Every so often I get a mixture of niggling guilt and excitement when I spy an undiscovered classic on my shelf that I haven’t picked up yet. Although this is really shallow (I am bearing my soul here!), I find that having an attractive copy of some of these daunting books does encourage me to pick them up. I think that Vintage have some of the best out there and I’m positive that in 100 years time, their red spines could become just as distinctive and desirable as Penguin’s classic orange.
As it happens, I originally thought that Robert Louis Stevenson’s ‘children’s book’ Treasure Island was written much earlier than it actually was – as recently as 1881. Rather than being met by (what I feared would be) a literary minefield, I discovered what is, quite simply, a rip-roaring ‘Boy’s Own’ style adventure story… only with pirates instead of scouts…
Jim Hawkins is our hero; a young boy who is dragged off on a trip to Treasure Island following the death of old sea dog ‘Billy Bones’ in his mother’s tavern. Bones spends his short time ashore hunted and hounded by various sinister figures and, upon his death, a map of the infamous island is discovered, duly revealing the location of unimaginable riches left behind by Captain Flint. Two highly respectable community figures; Dr Livesey and Squire Trelawney choose to commandeer a ship and crew and, with young Jim Hawkins in tow as cabin boy, set out across the seven seas to bag themselves some gold.
What follows is, if you aren’t fortunate enough to have read this iconic novel yet, a whirlwind tale of intrigue, danger and betrayal and by golly did I get well and truly whisked along with it! Ship’s cook Long John Silver is not only one of the most recognisable characters in the history of literary fiction but a joy to behold and a complete enigma. Introducing many of the stereotypical features we associate with pirates nowadays in popular culture, Long John (or ‘Barbeque’, as he’s known among his shipmates) has got the whole package. Big beard, peg leg, a vindictive little parrot sitting on his shoulder. You name it. He is an icon and he’s likable to boot… but can we really trust him?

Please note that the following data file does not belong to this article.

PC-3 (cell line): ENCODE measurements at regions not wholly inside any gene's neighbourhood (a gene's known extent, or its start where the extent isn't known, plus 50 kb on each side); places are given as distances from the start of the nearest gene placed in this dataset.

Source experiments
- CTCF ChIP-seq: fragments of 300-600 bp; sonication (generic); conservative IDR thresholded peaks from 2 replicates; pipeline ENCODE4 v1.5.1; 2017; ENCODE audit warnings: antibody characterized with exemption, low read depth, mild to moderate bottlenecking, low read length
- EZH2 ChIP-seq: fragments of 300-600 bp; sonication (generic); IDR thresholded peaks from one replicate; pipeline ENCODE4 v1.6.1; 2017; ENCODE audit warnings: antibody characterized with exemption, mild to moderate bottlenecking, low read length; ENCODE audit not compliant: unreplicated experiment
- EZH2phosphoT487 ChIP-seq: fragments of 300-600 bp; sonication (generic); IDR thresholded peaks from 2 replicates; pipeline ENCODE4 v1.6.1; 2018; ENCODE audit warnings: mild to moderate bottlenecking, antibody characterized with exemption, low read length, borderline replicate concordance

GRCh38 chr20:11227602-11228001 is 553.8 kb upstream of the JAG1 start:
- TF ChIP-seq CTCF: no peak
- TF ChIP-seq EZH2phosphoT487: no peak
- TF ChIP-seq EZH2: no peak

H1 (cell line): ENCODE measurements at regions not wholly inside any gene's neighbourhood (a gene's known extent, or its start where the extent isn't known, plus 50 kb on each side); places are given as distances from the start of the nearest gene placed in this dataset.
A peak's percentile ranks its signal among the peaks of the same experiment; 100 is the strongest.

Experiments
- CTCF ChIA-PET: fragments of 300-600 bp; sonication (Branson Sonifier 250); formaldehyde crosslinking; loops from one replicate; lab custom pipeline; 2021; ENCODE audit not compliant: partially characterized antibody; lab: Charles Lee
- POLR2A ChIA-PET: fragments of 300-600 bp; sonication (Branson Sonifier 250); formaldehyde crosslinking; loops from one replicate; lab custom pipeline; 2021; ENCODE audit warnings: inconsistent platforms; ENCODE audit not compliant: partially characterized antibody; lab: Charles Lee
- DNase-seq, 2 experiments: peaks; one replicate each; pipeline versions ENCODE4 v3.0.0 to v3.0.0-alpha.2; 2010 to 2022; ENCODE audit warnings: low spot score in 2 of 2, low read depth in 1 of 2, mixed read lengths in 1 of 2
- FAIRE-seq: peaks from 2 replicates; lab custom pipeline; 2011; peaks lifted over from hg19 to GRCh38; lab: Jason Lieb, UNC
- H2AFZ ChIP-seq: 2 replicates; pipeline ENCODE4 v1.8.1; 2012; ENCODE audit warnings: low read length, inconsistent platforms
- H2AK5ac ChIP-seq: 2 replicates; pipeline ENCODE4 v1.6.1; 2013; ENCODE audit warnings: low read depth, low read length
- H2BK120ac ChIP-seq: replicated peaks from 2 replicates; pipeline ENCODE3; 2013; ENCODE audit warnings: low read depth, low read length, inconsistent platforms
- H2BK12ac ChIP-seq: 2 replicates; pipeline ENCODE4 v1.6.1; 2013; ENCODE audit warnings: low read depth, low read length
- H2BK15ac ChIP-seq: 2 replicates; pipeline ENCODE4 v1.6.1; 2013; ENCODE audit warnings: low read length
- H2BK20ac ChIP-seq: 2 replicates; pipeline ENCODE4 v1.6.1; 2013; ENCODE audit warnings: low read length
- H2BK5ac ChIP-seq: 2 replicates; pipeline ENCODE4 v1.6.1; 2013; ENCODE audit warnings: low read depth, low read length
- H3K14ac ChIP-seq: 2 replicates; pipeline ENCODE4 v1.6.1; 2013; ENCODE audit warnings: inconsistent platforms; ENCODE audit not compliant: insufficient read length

This legendary story is supported by a grimy looking cast who just about avoid becoming two-dimensional and clichéd in this setting. When Israel Hands snarls down at Jim from the foremast, I believe it all. By this late stage in his distinguished literary career, Robert Louis Stevenson has clearly mastered his art; Silver is a complex fellow who dupes the reader at every turn and his creator’s prose is so comfortable and accomplished that his imagination is left to run wild and create what is the definitive pirate novel… and what a novel.
Stevenson’s ending is abrupt, and the only jarring aspect to a classic that I feel has given me a large shove along the path to becoming a more well-rounded and educated reader. From hovering over the beaches of Treasure Island one minute to discovering the eventual fate of our protagonists the next, Jim’s future came about far too soon for me. I was, after all, having so much fun and had been rudely awoken by the most vivid dream I have ever had…………………….. Peter Pan and Captain Hook, here I come!